Good Birding: Spring migrants have all arrived

The spring migration season came to a conclusion on May 30 when our last regular migrant species, common nighthawk, was reported by three separate observers: Lee Ann Ennis and Rand Rudland in Halfmoon Bay, and John Field in Pender Harbour.

Nighthawks always appear on the Sunshine Coast in the last few days of May or the first few days of June, with an earliest ever arrival date of May 27. They have one of the longest migrations of any North American bird with many wintering in Argentina. They occur all over North America in the breeding season including north of 60 in southern Yukon. The birds begin their northward migration in late February and some only arrive on the breeding ground in mid-June. As part of the aerial insectivore group of birds, they are reliant on a reliable source of flying insects for their food requirements and this explains their late arrival in northern climes. 

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On the Sunshine Coast nighthawks are most often seen flying erratically overhead in loose flocks on warm summer evenings. This is after the conclusion of their nesting season. They also attract attention with the “booming” or whistling noise made by their feathers as they swoop after insects. Two white bars are also very visible on their wings. Nighthawks are crepuscular (most active at dawn and dusk) when they indulge in a burst of feeding activity, and their peak vocalization is 30 to 45 minutes after sunset. They nest at all elevations on the Sunshine Coast from open, rocky areas at sea level to regenerating clearcuts in the mountains. When perched on the ground or on a tree branch, they are almost impossible to see with their cryptic colouration. They do not build a nest but lay their eggs directly into a barely visible scrape in the gravel on the ground.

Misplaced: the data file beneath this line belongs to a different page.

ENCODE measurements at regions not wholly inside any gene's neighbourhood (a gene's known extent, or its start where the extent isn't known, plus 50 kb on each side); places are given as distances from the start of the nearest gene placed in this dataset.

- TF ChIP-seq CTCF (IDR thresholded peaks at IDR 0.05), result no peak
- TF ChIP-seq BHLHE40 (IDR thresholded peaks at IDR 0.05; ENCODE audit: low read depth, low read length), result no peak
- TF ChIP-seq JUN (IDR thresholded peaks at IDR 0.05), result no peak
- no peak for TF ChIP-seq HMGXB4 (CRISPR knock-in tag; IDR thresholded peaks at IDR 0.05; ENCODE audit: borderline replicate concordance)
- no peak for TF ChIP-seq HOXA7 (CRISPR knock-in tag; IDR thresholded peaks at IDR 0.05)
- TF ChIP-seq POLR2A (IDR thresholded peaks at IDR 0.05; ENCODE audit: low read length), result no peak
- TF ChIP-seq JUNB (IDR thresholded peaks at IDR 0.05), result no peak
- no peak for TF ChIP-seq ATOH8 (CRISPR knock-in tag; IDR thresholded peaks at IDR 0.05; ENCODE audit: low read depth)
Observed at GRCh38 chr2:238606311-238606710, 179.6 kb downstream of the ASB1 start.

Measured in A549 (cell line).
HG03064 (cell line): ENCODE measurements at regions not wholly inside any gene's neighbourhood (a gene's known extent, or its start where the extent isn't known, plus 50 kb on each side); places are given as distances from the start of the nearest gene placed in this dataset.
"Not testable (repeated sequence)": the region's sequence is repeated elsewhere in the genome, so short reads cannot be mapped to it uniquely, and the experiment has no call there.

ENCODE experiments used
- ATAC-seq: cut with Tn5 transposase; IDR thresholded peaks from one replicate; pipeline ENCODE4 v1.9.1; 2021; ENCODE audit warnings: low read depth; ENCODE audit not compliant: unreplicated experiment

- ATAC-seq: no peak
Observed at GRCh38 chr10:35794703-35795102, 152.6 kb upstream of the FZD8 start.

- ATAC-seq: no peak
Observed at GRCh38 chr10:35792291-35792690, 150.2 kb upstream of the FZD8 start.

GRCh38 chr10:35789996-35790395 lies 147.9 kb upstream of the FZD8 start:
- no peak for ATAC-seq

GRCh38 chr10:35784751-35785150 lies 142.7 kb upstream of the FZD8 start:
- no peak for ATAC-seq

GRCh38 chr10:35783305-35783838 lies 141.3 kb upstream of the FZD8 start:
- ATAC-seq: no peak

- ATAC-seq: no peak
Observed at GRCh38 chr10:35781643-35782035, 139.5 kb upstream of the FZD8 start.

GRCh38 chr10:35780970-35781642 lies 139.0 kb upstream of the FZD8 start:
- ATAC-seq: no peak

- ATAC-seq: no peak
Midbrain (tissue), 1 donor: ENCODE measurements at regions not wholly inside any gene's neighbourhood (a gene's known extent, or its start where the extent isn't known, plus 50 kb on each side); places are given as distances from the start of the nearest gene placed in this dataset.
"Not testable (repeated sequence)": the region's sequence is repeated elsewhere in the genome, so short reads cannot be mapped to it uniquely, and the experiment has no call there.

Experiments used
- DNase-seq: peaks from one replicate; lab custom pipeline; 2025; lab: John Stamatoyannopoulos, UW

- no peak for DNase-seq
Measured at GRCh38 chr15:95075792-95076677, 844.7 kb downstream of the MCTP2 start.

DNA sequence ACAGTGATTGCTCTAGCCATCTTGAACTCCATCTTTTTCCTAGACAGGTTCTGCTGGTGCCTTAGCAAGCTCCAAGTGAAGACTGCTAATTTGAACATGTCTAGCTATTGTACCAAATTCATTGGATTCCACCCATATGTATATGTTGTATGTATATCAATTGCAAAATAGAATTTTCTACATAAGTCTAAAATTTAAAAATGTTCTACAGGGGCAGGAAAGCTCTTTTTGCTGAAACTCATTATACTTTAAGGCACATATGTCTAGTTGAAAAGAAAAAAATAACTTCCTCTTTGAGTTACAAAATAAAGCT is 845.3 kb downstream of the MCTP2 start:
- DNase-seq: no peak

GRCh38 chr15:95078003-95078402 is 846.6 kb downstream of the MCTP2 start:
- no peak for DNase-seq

I have frequently referred to the evening song of Swainson’s thrush as “the sound of summer on the Sunshine Coast.” For the last two to three weeks, they have been in full voice on the beautiful, still evenings and it is heartening how common they are. The robins have also been singing up a storm! 

On May 26, Karen Holland located and photographed a western kingbird on a fencepost in west Porpoise Bay. Kingbirds, both the eastern and western species, are uncommon migrants on the Sunshine Coast with usually only one or two reports per year. They are abundant in the Okanagan. A couple of correspondents have sent photos of an odd-looking leucistic robin on Lee Bay Road in Pender Harbour. Leucism is the absence of pigment in the feathers and produces a blotchy, largely white plumage. 

To report your sightings or questions contact tony@whiskeyjacknaturetours or 604-885-5539. Good birding.

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